Copenhagen, Denmark

Copenhagen, Denmark

Copenhagen is the capital of Denmark, a Scandinavian sovereign state in Northern Europe. The country consists of a large peninsula and many islands, most notably Zealand, where Copenhagen is located, on the eastern coast.

A short walk from Langelinie Pier will take you to see the Little Mermaid statue, inspired by Hans Christian Andersen or Amalienborg Palace. Langelinie’s promenade is lined with plenty of shops and cafes.

Harbour and Canal tours are available and depart from Gammel Strand and Kongens Nytorv in high season and guided walking tours from the Tourist Office operate between May and September. Attractions include New Carlsberg Museum, the Danish Royal Theatre, Nyhavn, Gefion Fountain, Grundtvig Church and Rosenborg Castle, built in the 17th century.

The Royal Museum of Fine Arts is the largest museum in Denmark.

Buy a Copenhagen Card (various options available, adult prices from 54 Euros) for free public transport in the entire Copenhagen region and free admission to more than 80 museums and attractions.

The 20 acres of Tivoli Gardens have more than 400,000 flowers on show, numerous restaurants and even amusement rides, including a roller coaster.

The four 18th century mansions that make up Amalienborg Palace have been the homes of the Danish royal family since 1794.

Christiansborg Palace is home to the Danish Parliament, the Supreme Court and the Royal Reception Rooms.

Kastellet was the city’s main fortress until the 18th century. During the Nazi occupation, it was the Germans’ headquarters.

For an amazing city view, climb up the 400 step spiral steeple of the Baroque Our Savior’s Church.

The National Museum houses the largest collection of artefacts in the country including Viking stones, helmets and the 3,000 year old lur horn (among the oldest instrument in Europe).

See the statues of Christ and the 12 apostles at the neoclassical 11th century Vor Frue Kirke Church.

The Hans Christian Andersen Museum honours Denmark’s world famous poet and fairy tale writer.

Kronborg Castle is considered one of the most important Renaissance castles in Northern Europe.

The beaches of North Zealand are around 38 miles away and include Gilleleje and Hornbaek. These can be reached by train to Helsingor, then bus.

North Zealand has more castles and palaces than any other region in Denmark. Frederiksborg Castle in Hillerod near Lake Slotso, is filled with magnificent tapestries, paintings and antiques.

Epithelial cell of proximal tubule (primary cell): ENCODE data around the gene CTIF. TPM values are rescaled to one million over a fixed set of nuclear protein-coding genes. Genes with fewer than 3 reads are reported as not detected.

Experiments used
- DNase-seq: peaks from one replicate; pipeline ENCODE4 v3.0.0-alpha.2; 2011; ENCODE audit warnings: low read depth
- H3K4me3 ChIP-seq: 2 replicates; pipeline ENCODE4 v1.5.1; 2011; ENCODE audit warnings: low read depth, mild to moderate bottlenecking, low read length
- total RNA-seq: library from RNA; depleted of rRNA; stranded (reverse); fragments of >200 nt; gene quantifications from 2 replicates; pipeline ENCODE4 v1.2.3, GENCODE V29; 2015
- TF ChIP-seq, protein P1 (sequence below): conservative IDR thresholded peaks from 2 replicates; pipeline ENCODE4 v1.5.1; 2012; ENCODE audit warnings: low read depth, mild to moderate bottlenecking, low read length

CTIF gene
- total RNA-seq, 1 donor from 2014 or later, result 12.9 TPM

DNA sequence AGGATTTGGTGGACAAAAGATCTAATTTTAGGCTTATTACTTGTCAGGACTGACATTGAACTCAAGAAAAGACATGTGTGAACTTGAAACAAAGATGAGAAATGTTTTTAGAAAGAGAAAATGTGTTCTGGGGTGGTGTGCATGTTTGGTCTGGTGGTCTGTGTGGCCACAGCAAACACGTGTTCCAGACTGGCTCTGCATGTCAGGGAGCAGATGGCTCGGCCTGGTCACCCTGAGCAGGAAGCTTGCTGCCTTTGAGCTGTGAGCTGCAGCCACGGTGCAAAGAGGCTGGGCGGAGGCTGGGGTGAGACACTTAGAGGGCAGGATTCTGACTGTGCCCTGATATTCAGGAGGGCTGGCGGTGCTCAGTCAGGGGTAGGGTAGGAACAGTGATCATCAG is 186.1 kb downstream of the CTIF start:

Dragoer is one of Denmark’s oldest and quaintest fishing villages, it is located on Amager Island and is a well preserved and friendly place to visit.

The disabled cruiser visiting Copenhagen 

Where You’re Docked

Cruise ships can dock at one of three cruise terminals in Copenhagen – Langelinie Quay, Nordre Toldbod, and Ocean Quay (Oceankaj). Langelinie Pier is around a 10 minute walk from the city centre. There are shops, cafes, ATM’s and an information centre within the immediate area.

Taxis are available.

Good to Know

Heavy traffic 

Getting Around

On foot: 

By car: 

By bus:

Currency & Best Way to Get Money

The official currency is the Danish Krone.


The official language in Copenhagen 


Strøget is one of Europe’s longest pedestrian streets with a wealth of shops, it stretches from City Hall Square (Rådhuspladsen) to Kongens Nytorv. Royal Copenhagen porcelain or Georg Jensen silver make nice gifts.

The open sandwiches, known as smørrebrød, can be considered a national speciality when prepared and decorated with a variety of ingredients. Traditional hot meals consist of ground meats, such as ‘frikadeller’ (meat balls) or ‘flæskesteg’ (roast pork with crackling) and ‘kogt torsk’ (poached cod) with mustard sauce and trimmings.

Points of Interest

  • Copenhagen – a seven-

Copenhagen Accessible Excursions

Whether your cruise ship stops in 

Copenhagen Accessible Guided Tour

This 4 hour accessible